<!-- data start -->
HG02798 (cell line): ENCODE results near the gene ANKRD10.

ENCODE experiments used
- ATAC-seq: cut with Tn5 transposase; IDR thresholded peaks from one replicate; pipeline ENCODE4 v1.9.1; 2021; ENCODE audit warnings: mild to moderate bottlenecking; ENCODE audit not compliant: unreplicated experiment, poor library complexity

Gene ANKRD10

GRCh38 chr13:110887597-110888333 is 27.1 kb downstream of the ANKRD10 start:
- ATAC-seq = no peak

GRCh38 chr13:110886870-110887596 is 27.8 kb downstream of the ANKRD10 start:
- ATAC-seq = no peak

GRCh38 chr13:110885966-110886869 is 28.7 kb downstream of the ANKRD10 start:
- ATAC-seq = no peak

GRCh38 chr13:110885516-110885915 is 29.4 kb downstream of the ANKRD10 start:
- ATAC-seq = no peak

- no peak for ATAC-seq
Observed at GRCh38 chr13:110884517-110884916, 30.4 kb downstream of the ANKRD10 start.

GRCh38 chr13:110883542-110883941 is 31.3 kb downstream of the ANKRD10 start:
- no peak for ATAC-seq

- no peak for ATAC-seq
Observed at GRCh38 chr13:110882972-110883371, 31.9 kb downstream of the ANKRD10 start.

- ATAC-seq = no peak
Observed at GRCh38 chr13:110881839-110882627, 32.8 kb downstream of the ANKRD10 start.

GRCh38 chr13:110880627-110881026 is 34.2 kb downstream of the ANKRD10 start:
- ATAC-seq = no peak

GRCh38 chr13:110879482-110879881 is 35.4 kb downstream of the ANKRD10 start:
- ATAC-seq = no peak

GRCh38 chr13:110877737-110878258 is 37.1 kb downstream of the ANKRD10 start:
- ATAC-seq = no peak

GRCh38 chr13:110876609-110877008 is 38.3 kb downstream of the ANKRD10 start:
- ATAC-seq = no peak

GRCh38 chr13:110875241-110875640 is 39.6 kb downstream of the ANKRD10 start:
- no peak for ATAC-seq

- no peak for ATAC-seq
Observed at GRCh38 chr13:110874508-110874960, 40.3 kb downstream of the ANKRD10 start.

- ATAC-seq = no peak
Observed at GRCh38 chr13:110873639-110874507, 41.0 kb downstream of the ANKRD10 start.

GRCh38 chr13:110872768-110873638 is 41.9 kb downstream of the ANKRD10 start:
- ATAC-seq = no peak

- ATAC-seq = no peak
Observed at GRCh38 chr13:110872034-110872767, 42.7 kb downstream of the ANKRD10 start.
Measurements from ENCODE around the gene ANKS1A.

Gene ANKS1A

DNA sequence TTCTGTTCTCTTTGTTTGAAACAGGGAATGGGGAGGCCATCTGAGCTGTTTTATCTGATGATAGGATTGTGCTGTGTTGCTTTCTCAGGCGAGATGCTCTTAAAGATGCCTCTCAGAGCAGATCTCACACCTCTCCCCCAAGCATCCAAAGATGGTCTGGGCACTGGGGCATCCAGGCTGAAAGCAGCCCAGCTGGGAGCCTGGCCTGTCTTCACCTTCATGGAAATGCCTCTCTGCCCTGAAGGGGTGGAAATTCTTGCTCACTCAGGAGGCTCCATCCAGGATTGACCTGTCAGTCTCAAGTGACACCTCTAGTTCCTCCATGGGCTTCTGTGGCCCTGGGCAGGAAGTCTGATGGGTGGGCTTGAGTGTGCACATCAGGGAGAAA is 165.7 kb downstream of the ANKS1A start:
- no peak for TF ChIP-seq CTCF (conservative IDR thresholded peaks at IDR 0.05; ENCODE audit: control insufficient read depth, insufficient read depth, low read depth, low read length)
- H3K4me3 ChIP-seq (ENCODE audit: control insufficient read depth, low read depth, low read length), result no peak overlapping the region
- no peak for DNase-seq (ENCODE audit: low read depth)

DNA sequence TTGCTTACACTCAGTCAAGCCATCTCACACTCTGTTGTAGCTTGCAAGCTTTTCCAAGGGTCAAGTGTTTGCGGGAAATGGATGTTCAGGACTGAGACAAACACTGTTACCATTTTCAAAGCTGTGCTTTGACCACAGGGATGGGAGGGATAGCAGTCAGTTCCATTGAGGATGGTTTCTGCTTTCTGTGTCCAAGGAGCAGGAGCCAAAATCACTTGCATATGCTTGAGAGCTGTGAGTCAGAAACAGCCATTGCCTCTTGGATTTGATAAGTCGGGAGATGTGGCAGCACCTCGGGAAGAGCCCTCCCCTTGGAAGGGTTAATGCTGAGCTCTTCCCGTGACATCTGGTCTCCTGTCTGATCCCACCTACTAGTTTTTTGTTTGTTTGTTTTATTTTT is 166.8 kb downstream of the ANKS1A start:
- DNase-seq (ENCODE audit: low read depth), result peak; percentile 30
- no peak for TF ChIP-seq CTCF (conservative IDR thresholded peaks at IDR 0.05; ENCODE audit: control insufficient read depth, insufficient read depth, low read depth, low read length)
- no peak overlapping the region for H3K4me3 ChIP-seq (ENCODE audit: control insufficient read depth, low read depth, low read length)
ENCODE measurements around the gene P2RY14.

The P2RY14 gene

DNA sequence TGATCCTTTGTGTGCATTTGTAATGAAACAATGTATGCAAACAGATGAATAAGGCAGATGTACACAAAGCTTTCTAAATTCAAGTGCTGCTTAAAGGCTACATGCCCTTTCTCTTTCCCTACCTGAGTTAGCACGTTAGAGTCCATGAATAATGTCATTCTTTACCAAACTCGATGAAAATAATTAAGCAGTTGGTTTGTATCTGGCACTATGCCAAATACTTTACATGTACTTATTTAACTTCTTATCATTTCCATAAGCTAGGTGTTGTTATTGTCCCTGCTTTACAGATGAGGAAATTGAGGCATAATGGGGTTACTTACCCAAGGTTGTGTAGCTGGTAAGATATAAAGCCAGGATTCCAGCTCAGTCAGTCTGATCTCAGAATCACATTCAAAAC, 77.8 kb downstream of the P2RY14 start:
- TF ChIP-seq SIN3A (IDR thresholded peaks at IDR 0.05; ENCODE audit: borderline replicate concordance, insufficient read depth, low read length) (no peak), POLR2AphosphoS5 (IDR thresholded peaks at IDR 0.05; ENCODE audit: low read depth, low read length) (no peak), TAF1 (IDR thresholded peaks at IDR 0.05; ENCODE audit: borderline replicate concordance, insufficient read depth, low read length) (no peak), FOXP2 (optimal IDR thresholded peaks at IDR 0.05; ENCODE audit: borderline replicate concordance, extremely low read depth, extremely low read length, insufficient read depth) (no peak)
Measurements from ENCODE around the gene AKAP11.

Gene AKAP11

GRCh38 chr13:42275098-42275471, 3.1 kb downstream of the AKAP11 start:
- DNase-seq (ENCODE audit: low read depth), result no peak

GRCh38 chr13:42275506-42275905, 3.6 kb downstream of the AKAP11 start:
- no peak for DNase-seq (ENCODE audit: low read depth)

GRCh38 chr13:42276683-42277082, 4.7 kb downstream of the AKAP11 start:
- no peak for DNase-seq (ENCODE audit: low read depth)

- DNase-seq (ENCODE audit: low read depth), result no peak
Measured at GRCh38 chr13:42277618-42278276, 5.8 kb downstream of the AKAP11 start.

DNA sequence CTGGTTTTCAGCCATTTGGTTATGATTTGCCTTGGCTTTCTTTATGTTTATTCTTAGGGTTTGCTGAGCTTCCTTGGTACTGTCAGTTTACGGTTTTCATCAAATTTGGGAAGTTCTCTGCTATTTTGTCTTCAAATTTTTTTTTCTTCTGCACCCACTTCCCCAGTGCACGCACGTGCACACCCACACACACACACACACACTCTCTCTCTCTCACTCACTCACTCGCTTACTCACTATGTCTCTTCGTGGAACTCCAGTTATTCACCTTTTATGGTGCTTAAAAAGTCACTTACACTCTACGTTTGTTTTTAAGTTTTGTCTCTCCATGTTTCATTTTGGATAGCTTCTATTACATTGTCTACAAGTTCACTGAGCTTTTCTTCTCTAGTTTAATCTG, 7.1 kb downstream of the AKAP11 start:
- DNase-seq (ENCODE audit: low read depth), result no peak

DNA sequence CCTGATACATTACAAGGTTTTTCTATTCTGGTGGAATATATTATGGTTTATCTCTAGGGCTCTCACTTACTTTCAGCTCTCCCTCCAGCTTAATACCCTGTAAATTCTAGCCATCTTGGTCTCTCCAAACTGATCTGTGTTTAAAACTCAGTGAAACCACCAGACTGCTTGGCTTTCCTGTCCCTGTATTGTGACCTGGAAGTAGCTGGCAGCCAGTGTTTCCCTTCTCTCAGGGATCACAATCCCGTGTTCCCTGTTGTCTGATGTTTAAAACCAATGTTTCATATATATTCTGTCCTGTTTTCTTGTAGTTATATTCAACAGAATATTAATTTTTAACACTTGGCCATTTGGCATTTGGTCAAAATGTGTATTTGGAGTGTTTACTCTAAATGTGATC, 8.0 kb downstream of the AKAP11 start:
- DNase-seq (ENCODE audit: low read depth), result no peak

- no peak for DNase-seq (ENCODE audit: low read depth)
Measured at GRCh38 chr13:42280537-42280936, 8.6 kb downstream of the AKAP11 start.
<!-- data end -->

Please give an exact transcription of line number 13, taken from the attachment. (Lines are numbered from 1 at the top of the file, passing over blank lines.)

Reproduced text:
- no peak for ATAC-seq